Seth Nelson: I’m going to lighten this up for a minute here because, this just happened last week, I was sitting on the couch, hanging out with my fiance and out of the blue, she looks at me dead in the eye and says, "I forgive you." And I looked at her and said, "Thank you." And she started laughing, then I started laughing. And she goes, "Do you know why I’m laughing?" I said, "I think I have a good idea, but you tell me." She goes, "Because I was just making that up and that was the perfect answer."
Elizabeth Ann Atkins: Oh wow.
Seth Nelson: I had no idea what she was about, but let me tell you, I wasn’t about to say for what because then I would’ve gotten, "You know," or "Don’t act like you don’t know." She was just totally messing with me.
Elizabeth Ann Atkins: I love it.
Seth Nelson: She goes, "You’re so smart. You just look at me and say, "Thank you." So, I’m telling you Pete, there’s different ways to get forgiven. But if someone says I forgive you…
Pete Wright: Yeah. Whatever. You guys are perfect for each other, let me just say that right now. Perfect.
Seth Nelson: If someone forgives you, there’s only one response. It’s thank you.
Pete Wright: Yeah.
Seth Nelson: Right?
Pete Wright: Okay.
Elizabeth Ann Atkins: Yes. Nice. Nice.
Pete Wright: So let’s talk about this. You say that you got through your divorce with peace. I would like to hear how you did that.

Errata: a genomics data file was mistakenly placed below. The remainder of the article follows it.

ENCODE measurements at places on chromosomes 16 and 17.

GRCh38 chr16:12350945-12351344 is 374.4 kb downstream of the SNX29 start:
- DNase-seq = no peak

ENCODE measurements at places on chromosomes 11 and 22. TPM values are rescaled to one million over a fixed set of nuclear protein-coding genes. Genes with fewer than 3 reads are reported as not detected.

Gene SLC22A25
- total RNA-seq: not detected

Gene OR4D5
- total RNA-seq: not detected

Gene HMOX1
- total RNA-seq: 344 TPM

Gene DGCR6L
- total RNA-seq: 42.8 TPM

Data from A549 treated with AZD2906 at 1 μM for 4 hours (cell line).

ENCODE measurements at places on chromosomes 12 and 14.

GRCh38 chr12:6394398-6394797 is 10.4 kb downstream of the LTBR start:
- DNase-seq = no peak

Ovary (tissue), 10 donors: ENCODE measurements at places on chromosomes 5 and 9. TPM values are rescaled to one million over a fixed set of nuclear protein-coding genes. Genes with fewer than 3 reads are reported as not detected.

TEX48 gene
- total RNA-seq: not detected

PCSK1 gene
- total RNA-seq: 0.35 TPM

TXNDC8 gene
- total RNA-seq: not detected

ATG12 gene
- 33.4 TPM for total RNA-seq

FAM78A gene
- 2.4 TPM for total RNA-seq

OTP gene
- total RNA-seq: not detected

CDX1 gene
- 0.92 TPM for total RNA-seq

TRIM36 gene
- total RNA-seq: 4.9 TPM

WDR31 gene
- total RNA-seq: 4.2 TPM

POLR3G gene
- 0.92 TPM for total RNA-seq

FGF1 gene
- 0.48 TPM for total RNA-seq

Elizabeth Ann Atkins: Okay. Well, it was spiritual. I was at the gym one day, Powerhouse Gym, downtown Detroit, burning off my anger and his words were just bouncing through my head and they were very vile insults, including the B word, and I couldn’t get them out. And I was like running on the StairMaster and, oh my God, it was awful, and I said, instead of the B word going through my head, I said, "No, I am a queen!" And I said it out loud in the noise of the gym. And then all of a sudden I heard the word goddess. You are goddess. And it wasn’t from me. And it wasn’t… I don’t know. I don’t know. But I felt like it was God energy in female form saying, "You have a supernatural power of prayer and connection to spirit." And that fueled me.
Elizabeth Ann Atkins: It made me feel immediately peaceful. It made me feel powerful. And I stepped forward and I knew that exercise, prayer, journaling, and my high-vibe lifestyle was the key to my peace. So literally I would be swimming laps at the pool and I would inhale peace and I would exhale any anxiety, worry, fear, all that stuff. Exercise was it. And I had determined not to look like what I have been through because I had seen women who had been through divorces and they looked horrible. They’d gained weight. They were like haggard. Their hair was a mess. They went gray prematurely. No. I said, "I’m going to come out of this like a boss." And I did. Now it’s been 18 years.
Pete Wright: That’s amazing.
Seth Nelson: So Elizabeth, there’s a word for that. It’s called the revenge body.
Elizabeth Ann Atkins: Check out my Instagram and see I got that. In a bikini.
Seth Nelson: Which is exactly what I tried to do with my revenge body. Did not look good in a bikini. I don’t know what was going on there. I had a moment of failure of judgment. But we did a whole show about this, Pete, about staying healthy and eating right and how the dopamine and all that stuff works and it actually helps. And it’s the hardest thing to do to get started, to get out of bed, or to go for that first walk, but my coach that I use for training for these triathlons that I’m trying to do, she said to me, "Here’s the deal, Seth, nobody ever regrets their workout. It might not be the best workout. Maybe you’re a little disappointed, or maybe you cut out a little early, or you didn’t quite finish the sets or the run, or you’re a little slow, but you never regret it."